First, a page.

×   Your previous content has been restored.   Clear editor

×   You cannot paste images directly. Upload or insert images from URL.


  • large.unreadcontent.png.6ef00db54e758d06

  • gallery_1_23_9202.png

  • Posts

    • Everything "Uncarrier" is becoming "Carrier" again. Because of the Credit Limit that T-Mobile put on our account for no reason at all (and wouldn't change/update the last time I checked all the way up to the CEO), I don't plan on buying/upgrading our iPhones through T-Mobile. I'm going through Apple directly. Looks like I'll be going through Google and Samsung directly for our other lines for upgrades. Also, we're staying on Sprint Max given the ridiculous pricing for Go5G Plus. On Sprint Max, we currently pay for our Plan: $260 for 7 Voice Lines $25 for two Wearable Lines. (One is $10/Month. The other is $15/Month because the AutoPay discount only applies up to 8 lines.) Total: $285/Month vs. Go5G Plus (Per the Broadband Facts "nutrition label" on the T-Mobile Website): https://www.t-mobile.com/commerce/cell-phone-plans $360 - ($5 AutoPay Discount x 7 Voice Lines) = $325 The Watch Plans show as either $12/Month or $15/Month: https://www.t-mobile.com/cell-phone-plans/affordable-data-plans/smartwatches So this is about the same for the wearables as what we're paying now. Overall, it's quite more than we're paying now to switch plans. Ridiculous....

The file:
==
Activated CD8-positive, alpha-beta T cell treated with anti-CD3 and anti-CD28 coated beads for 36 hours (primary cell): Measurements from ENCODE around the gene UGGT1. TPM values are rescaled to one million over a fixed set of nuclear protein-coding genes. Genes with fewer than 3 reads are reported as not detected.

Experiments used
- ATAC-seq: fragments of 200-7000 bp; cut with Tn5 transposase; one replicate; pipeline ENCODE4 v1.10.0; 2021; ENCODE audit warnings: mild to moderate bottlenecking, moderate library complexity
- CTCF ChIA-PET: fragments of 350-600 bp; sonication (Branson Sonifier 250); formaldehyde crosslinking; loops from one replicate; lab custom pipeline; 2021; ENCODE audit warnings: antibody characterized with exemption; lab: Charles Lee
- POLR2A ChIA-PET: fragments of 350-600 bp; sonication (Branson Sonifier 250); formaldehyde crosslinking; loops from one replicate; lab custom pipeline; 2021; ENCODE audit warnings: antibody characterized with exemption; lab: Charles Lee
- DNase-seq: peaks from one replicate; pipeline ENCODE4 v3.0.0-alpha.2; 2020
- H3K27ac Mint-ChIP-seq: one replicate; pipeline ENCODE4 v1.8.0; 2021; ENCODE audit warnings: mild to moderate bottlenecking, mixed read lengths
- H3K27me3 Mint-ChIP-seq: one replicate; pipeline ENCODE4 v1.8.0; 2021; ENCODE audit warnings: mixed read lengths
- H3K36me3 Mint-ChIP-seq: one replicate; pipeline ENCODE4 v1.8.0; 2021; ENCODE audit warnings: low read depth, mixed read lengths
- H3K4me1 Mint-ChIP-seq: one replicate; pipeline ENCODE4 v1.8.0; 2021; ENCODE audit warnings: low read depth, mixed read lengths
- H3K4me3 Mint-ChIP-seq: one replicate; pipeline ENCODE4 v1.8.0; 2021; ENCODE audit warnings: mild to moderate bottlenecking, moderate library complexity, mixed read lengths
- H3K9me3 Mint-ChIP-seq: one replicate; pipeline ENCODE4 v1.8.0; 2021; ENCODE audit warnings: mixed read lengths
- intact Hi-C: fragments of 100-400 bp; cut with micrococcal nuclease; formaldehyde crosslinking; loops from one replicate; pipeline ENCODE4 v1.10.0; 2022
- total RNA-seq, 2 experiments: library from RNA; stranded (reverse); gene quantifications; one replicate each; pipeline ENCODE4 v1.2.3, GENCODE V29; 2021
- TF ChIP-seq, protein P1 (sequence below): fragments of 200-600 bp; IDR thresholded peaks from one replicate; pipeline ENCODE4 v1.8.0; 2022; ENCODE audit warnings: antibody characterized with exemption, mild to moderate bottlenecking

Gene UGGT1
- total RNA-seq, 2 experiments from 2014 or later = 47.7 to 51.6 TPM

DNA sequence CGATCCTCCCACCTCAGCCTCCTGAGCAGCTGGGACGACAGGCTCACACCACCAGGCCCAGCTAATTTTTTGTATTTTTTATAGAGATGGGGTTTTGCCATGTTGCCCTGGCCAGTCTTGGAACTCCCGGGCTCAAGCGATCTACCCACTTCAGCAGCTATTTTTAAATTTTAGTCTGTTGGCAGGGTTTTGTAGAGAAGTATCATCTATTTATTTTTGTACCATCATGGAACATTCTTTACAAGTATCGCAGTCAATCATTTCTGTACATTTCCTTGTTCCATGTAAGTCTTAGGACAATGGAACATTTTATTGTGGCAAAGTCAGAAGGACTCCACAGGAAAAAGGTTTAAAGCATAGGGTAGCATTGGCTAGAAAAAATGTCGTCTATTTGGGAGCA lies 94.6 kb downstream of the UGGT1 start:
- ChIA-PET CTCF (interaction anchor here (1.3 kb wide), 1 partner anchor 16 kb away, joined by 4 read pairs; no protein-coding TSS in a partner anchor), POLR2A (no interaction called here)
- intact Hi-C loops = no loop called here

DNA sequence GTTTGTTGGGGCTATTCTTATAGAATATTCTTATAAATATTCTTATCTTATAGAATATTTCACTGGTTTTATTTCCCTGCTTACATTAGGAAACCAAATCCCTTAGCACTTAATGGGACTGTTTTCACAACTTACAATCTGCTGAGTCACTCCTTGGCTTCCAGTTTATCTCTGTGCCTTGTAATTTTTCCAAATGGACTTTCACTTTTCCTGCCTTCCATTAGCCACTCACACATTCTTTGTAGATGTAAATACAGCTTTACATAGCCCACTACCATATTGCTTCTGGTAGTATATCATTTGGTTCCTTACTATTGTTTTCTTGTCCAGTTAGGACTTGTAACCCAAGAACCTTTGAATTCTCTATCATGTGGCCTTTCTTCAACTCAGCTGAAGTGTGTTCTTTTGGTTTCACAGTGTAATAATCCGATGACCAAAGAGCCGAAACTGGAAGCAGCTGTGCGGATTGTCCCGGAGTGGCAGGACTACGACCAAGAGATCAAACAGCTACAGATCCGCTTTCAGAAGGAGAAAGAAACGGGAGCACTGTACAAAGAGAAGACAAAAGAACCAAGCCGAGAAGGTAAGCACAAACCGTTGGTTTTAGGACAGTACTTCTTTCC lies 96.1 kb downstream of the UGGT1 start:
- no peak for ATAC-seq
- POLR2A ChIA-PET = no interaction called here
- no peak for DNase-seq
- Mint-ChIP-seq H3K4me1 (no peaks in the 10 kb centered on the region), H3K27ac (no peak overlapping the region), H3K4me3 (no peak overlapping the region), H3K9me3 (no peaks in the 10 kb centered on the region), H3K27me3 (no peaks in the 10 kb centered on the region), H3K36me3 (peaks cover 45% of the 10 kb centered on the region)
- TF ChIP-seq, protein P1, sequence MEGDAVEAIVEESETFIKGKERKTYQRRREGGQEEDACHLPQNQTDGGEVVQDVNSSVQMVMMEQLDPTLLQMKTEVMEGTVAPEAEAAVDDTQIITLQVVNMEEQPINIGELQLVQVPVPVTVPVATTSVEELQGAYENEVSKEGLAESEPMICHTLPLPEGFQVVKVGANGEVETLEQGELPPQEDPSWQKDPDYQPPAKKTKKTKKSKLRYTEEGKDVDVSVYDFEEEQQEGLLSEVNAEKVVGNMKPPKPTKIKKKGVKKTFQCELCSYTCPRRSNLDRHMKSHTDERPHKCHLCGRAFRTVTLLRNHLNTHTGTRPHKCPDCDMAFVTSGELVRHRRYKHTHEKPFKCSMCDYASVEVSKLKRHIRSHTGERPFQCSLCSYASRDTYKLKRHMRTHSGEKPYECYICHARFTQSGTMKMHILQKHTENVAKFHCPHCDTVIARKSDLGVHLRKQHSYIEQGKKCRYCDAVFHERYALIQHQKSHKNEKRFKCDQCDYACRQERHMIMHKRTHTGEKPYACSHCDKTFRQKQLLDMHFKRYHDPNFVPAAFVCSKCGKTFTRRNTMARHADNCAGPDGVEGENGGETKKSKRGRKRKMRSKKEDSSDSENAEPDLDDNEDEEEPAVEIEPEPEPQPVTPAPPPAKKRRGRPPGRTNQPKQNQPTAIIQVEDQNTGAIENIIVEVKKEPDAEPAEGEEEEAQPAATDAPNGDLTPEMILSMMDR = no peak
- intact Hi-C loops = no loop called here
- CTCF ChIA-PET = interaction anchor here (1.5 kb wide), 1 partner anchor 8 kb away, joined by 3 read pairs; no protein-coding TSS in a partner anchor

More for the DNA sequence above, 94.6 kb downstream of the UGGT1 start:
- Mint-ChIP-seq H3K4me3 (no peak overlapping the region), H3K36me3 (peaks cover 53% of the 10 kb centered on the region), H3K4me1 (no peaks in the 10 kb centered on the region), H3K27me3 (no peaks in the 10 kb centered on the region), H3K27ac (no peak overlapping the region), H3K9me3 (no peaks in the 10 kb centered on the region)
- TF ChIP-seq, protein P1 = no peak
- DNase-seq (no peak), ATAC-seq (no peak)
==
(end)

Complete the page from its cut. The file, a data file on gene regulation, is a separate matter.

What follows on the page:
• Welcome back! That's similar to my best (1250ish). A few people have broken 2000 on good sites. 
    • Lots of new multi-carrier nodes popping up in Bushwick. Crown Castle Fiber node at Ridgewood & Palmetto:   Crown Castle Solutions node at Irving & Jefferson:   Crown Castle Solutions node at Wilson & Noll:  
    • I’m surprised they’re running a 5x5 Band 66 carrier still. In NYC T-Mobile has 25x25 AWS and they’re running 20x20 Band 66 and 5x5 n66 (in testing). Presumably when n66 commercially launches they’ll drop Band 66 down to 15x15 and go straight for a 10x10 n66 carrier like they did with n25. 
    • Austin has now narrowed B2 to 15x15 to support a second 10x10 n25 channel, this time entirely in PCS A-F. So T-Mobile now has 35x35 FD (n71 + n25) and 180 MHz TD (n41) NR live here, and LTE single carrier bandwidth now tops out at 15x15. LTE is down to 5x5 B12, 15x15 B2, 10x10+10x10+5x5 B66, so they now have 5 carriers each of LTE and NR, with 45x45 total LTE.
  • Recently Browsing

    • No registered users viewing this page.
×
×
  • Create New...